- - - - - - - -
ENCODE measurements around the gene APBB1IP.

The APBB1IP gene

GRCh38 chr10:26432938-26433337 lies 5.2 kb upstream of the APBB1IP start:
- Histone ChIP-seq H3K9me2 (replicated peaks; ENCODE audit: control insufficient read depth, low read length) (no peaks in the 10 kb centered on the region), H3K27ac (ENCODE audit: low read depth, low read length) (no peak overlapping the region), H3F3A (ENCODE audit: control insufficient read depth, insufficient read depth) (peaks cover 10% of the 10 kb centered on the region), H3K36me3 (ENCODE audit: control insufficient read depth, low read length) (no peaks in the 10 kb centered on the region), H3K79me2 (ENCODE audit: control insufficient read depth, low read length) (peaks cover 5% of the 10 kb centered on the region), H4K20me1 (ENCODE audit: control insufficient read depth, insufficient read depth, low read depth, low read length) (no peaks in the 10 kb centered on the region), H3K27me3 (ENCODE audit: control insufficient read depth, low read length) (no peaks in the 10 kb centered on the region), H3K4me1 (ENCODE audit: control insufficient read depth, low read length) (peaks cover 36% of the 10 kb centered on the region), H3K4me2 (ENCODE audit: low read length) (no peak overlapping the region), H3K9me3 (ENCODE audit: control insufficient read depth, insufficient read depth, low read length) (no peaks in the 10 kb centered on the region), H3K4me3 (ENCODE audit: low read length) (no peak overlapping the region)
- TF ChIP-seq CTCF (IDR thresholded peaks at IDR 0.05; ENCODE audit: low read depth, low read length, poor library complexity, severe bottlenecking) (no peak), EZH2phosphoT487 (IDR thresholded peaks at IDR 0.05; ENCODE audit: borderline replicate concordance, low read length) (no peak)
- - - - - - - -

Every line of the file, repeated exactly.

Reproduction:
ENCODE measurements around the gene APBB1IP.

The APBB1IP gene

GRCh38 chr10:26432938-26433337 lies 5.2 kb upstream of the APBB1IP start:
- Histone ChIP-seq H3K9me2 (replicated peaks; ENCODE audit: control insufficient read depth, low read length) (no peaks in the 10 kb centered on the region), H3K27ac (ENCODE audit: low read depth, low read length) (no peak overlapping the region), H3F3A (ENCODE audit: control insufficient read depth, insufficient read depth) (peaks cover 10% of the 10 kb centered on the region), H3K36me3 (ENCODE audit: control insufficient read depth, low read length) (no peaks in the 10 kb centered on the region), H3K79me2 (ENCODE audit: control insufficient read depth, low read length) (peaks cover 5% of the 10 kb centered on the region), H4K20me1 (ENCODE audit: control insufficient read depth, insufficient read depth, low read depth, low read length) (no peaks in the 10 kb centered on the region), H3K27me3 (ENCODE audit: control insufficient read depth, low read length) (no peaks in the 10 kb centered on the region), H3K4me1 (ENCODE audit: control insufficient read depth, low read length) (peaks cover 36% of the 10 kb centered on the region), H3K4me2 (ENCODE audit: low read length) (no peak overlapping the region), H3K9me3 (ENCODE audit: control insufficient read depth, insufficient read depth, low read length) (no peaks in the 10 kb centered on the region), H3K4me3 (ENCODE audit: low read length) (no peak overlapping the region)
- TF ChIP-seq CTCF (IDR thresholded peaks at IDR 0.05; ENCODE audit: low read depth, low read length, poor library complexity, severe bottlenecking) (no peak), EZH2phosphoT487 (IDR thresholded peaks at IDR 0.05; ENCODE audit: borderline replicate concordance, low read length) (no peak)